I couldn't agree more.... this week a friend was visiting and we did extensive testing with a 5000 (various NF coils in size from the 8"x6" Sadie, up to the 25" DD), 2300, 6000 (11"/17" mono and included DD), 7000 (NF Z Search and OEM including the GPZ19) including in an area on my property that is littered in hot rocks. 2 years ago my friend using his SDC pulled 7 nice nuggets off the spot that this time using my 6000 he was not able to walk more than 5' without sounding on another hot rock, regardless of setting (N/D) or switching to the DD coil. The 6k was unusable, the 2300 dead quiet. If I had to sell one, it would be the 6k, for this reason, the utilitarian advantages of the SDC, waterproof for sniping, and the fact I have a 45,5, and 7 to cover the top range of the scale. The 6k is "not" an SDC killer in my opinion, the SDC is an incredible little machine FOR IT'S PURPOSE(S).

Jen

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I would have to agree with what has already been said regarding the hot rocks....the SDC handles them better. The 6 gets the tiny nugs much deeper than the SDC though and, I would guess, the bigger ones deeper as well, though, I haven't got it over any sizeable nugs yet. I totally agree with Steve on ergonomics and coil selection...the 6 all the way! I did pull a small flat nug from a patch that had been totally flogged by the SDC with the 6 that was standing vertical in a crack and the 6 just sang out over this nug. It was the only signal left on this small patch. I'm guessing that it was missed by the SDC and every other machine because it was so thin and vertical. 

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On 10/9/2021 at 9:25 AM, Jennifer said:

I couldn't agree more.... this week a friend was visiting and we did extensive testing with a 5000 (various NF coils in size from the 8"x6" Sadie, up to the 25" DD), 2300, 6000 (11"/17" mono and included DD), 7000 (NF Z Search and OEM including the GPZ19) including in an area on my property that is littered in hot rocks. 2 years ago my friend using his SDC pulled 7 nice nuggets off the spot that this time using my 6000 he was not able to walk more than 5' without sounding on another hot rock, regardless of setting (N/D) or switching to the DD coil. The 6k was unusable, the 2300 dead quiet. If I had to sell one, it would be the 6k, for this reason, the utilitarian advantages of the SDC, waterproof for sniping, and the fact I have a 45,5, and 7 to cover the top range of the scale. The 6k is "not" an SDC killer in my opinion, the SDC is an incredible little machine FOR IT'S PURPOSE(S).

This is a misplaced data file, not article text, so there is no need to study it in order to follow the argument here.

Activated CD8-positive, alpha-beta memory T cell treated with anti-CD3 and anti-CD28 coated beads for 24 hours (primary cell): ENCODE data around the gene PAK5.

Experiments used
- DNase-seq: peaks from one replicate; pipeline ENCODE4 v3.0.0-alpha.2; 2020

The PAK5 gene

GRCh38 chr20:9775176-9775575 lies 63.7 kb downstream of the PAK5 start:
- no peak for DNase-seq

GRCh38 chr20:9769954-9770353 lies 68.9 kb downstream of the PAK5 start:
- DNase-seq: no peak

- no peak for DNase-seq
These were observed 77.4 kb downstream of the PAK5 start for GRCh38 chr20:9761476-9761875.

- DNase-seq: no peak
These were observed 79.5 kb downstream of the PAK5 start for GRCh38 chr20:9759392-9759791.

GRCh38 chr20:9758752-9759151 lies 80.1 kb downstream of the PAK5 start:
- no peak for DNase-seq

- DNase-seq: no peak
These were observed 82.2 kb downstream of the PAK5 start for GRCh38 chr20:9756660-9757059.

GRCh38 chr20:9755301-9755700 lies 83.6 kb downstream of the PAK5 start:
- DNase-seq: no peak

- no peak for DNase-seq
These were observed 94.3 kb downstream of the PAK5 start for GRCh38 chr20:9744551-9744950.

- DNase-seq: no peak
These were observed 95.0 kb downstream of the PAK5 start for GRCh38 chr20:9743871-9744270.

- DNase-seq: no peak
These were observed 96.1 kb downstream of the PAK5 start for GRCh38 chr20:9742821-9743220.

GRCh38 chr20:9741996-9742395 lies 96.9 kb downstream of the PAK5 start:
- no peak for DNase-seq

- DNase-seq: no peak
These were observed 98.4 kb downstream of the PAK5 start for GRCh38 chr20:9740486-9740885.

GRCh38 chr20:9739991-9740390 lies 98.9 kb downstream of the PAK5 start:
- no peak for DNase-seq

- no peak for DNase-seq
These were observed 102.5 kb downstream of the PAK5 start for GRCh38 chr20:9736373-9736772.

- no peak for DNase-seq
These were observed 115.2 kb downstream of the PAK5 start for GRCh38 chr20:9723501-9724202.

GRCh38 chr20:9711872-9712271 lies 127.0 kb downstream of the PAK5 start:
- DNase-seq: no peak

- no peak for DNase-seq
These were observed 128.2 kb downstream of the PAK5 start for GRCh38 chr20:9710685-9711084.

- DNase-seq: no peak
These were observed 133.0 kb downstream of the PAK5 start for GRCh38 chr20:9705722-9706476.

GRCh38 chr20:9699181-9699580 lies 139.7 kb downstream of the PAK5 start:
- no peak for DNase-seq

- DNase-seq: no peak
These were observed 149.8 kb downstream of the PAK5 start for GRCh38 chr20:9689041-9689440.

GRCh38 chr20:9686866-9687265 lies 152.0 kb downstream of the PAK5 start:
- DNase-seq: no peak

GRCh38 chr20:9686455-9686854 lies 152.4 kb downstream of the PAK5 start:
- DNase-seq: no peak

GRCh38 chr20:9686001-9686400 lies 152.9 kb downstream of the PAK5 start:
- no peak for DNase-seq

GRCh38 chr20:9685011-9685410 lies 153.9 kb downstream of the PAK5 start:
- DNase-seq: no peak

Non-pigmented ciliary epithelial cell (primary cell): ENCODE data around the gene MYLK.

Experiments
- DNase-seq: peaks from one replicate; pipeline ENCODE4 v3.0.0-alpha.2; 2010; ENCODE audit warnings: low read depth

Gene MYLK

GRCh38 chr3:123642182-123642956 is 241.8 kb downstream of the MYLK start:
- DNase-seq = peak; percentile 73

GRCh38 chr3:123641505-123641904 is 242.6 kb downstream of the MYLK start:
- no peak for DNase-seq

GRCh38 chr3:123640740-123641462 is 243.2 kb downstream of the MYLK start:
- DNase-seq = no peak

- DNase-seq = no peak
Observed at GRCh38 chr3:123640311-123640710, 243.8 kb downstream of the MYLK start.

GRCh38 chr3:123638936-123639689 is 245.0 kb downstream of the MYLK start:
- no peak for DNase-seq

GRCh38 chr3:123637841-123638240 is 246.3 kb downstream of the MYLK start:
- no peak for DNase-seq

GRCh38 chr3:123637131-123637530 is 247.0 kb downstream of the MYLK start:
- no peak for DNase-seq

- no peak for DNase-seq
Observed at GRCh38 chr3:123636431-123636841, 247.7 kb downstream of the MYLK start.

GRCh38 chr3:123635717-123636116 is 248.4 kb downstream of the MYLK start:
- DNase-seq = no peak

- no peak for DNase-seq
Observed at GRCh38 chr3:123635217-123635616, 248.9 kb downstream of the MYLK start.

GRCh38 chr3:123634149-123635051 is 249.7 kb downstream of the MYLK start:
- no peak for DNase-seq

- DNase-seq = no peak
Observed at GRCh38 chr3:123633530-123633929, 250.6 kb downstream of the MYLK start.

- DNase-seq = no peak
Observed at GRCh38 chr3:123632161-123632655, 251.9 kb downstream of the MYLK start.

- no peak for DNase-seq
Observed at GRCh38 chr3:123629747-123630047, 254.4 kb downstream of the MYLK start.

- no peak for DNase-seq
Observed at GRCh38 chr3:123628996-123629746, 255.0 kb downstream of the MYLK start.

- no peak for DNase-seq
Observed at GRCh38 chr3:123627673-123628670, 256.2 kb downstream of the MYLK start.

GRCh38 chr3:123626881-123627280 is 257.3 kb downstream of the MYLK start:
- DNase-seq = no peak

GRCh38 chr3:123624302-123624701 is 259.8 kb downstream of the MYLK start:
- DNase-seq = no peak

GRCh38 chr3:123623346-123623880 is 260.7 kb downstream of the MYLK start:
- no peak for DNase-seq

Jen

Spot on Jen. This is the Achilles Heel of the GPZ 7000 and GPX 6000. Both detectors bang hard on certain hot rocks, generally the same hot rocks, that prior Minelab models can either reduce, or eliminate entirely. Usually in my case they are rare enough that digging them is more annoyance than problem, but if you get into locations where you hit them every few swings or more, they can pretty much shut a person down. That's why to this day I still advocate the GPX 5000 as the machine for all locations and situations over these two newer models, as it is in my opinion the most versatile Minelab PI made still. The SDC 2300 is also great, but more limited in coil selection and settings, so I give the overall nod to the 5000. In any case, I wanted to highlight your comment, as the newer GPZ 7000 and GPX 6000 get a lot of positive commentary from lots of people, including me. But it's important to note that for some locations they can be a total fail. There still is no one perfect machine for all situations, and may never be.